The new year puts new laws in place
A number of new real estate laws, including more involving rentals than in years past, took effect Jan. 1. A few more of note will kick in this summer or next year.
The laws arm potential home buyers with information about airport noise, make homeownership easier for teachers and enable non-English-speaking renters to feel more confident about signing lease agreements.
Here is a sampling:
* Airport noise disclosure (AB 2776): Requires disclosure to potential buyers that a property is affected by airport noise.
Sellers’ disclosure of airport noise was added to California’s Transfer Disclosure Statement last October in anticipation of the new law, according to Ann Pettijohn, president of the California Assn. of Realtors.
Outside experts preparing natural hazard disclosures during escrow must now disclose if a home is within an “airport influence area.” Reported by each county’s airport land-use commission, these are areas where airplane noise is at 65 decibels and above
“We don’t want someone to move into a home and in the middle of the night get awakened by the UPS plane flying overhead,” Pettijohn said. “This will help buyers make better-informed decisions.”
* Down payment assistance (AB 304): Authorizes the California Housing Finance Agency to double the amount of down payment assistance to 6% of the home price for low-income first-time buyers in programs such as Homeownership in Revitalization Areas.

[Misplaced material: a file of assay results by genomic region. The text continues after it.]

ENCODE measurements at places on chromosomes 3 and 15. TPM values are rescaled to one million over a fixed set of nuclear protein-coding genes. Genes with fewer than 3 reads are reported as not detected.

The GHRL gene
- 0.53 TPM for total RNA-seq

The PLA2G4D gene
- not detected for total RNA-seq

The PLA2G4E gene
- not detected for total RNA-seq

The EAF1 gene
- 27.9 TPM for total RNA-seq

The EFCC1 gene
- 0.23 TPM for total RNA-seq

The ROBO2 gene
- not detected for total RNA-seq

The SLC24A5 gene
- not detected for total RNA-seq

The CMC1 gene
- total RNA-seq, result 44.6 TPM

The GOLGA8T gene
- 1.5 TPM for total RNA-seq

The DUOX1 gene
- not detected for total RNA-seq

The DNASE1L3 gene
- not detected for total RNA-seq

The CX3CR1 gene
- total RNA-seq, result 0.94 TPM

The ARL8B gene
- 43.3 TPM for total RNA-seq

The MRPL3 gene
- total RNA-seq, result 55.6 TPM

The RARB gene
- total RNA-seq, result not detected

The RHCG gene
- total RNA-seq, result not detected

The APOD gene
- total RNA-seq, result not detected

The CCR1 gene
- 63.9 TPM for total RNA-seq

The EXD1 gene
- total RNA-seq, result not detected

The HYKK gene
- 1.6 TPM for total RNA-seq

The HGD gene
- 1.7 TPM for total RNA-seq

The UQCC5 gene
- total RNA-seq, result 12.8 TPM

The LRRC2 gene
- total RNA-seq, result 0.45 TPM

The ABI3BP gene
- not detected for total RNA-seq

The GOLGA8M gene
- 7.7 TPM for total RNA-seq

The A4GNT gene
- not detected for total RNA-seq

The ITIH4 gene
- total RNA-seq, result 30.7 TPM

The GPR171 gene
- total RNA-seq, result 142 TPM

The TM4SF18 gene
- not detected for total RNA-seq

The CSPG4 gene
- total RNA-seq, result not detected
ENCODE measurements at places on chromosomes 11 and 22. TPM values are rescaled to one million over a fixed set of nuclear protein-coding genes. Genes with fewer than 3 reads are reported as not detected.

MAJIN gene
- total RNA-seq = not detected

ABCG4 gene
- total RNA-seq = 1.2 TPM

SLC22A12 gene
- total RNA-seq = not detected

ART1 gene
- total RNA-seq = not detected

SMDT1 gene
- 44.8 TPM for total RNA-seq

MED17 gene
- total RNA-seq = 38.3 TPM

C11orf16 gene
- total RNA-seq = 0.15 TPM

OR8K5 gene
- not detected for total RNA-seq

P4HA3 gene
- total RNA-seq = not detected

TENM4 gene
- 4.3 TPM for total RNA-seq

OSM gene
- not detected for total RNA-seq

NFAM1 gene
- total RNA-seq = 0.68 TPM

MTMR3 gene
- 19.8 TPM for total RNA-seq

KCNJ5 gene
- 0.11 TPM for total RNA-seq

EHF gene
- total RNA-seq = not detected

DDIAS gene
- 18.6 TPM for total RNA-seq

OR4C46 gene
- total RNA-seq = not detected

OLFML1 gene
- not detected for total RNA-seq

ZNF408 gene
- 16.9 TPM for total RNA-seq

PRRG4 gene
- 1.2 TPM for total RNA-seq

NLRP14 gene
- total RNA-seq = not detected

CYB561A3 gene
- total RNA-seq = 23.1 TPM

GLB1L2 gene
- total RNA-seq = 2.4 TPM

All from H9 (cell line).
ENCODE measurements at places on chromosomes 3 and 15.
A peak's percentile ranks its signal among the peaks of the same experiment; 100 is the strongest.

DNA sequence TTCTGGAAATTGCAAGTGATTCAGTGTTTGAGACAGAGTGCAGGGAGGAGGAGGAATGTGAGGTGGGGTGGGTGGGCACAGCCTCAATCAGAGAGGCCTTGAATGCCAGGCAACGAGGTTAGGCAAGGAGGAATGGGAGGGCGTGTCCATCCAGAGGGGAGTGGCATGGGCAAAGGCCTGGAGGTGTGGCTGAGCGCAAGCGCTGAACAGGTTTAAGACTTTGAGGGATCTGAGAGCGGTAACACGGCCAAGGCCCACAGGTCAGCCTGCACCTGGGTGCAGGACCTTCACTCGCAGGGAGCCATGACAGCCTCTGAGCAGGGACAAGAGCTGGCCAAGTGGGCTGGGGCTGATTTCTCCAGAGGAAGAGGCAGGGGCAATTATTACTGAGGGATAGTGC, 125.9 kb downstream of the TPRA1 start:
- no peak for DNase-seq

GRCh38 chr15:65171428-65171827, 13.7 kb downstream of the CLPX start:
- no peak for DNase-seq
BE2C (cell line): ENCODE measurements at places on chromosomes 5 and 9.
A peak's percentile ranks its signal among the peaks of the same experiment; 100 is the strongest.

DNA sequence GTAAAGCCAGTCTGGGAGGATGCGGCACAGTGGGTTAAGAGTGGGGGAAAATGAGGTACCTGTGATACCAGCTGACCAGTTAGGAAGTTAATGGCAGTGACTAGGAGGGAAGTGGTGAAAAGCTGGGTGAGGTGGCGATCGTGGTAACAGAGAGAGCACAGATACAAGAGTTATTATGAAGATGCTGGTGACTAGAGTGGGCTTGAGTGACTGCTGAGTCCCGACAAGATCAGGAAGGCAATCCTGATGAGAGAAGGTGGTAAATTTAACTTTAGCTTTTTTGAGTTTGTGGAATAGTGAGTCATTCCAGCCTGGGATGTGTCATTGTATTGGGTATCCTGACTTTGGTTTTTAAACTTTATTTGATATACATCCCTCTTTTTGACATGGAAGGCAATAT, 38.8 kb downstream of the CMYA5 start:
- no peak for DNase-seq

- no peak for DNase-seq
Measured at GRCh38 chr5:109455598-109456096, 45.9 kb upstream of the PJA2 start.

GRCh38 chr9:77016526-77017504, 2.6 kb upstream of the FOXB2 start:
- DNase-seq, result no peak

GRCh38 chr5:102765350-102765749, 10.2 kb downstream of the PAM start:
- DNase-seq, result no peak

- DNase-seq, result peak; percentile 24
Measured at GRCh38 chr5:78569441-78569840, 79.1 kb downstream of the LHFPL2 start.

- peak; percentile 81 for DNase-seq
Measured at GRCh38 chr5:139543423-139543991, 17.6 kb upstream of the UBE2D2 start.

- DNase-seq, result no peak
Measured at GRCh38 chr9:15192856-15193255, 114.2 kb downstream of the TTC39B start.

“The 3% was not adequate in a high-cost area,” said Glenn Hayes, executive director of Neighborhood Housing Services of Orange County. First-time buyers in the region needed more help just to keep up with rising housing costs, he said.
The increase also applies to the Extra Credit Teacher program, which provides down payment assistance to first-time buyer teachers, educational staff and administrators who work at poor-performing schools.
* Eminent domain (AB 1309): Allows local governments to use eminent domain to acquire property on which to build housing to replace homes destroyed for the construction of schools.
* Foreign-language contracts (SB 146 and AB 309): Expanding on existing law that requires certain business contracts, including rental agreements, to be translated into Spanish, effective in July the law will include such other languages as Chinese, Tagalog, Vietnamese and Korean, unless the consumer provides a translator.
“This is a no-brainer,” said Valerie Small Navarro, of the American Civil Liberties Union. “If a business is negotiating a contract in another language, it behooves the business to provide the terms in that language to make sure the terms are absolutely clear.”
The law was spurred by the fact that non-English-speaking immigrants were being taken advantage of by unscrupulous business practices, according to Vivek Malhotra, a legislative advocate for Asian Americans for Civil Rights and Equality in Sacramento.
Businesses will be required to pay for the document translations, which should not be too costly, according to Malhotra, as many forms are standard boilerplate and will require, at least initially, a one-time-only translation cost.
Contracts dealing with mortgages do not apply, however, because of their complexity.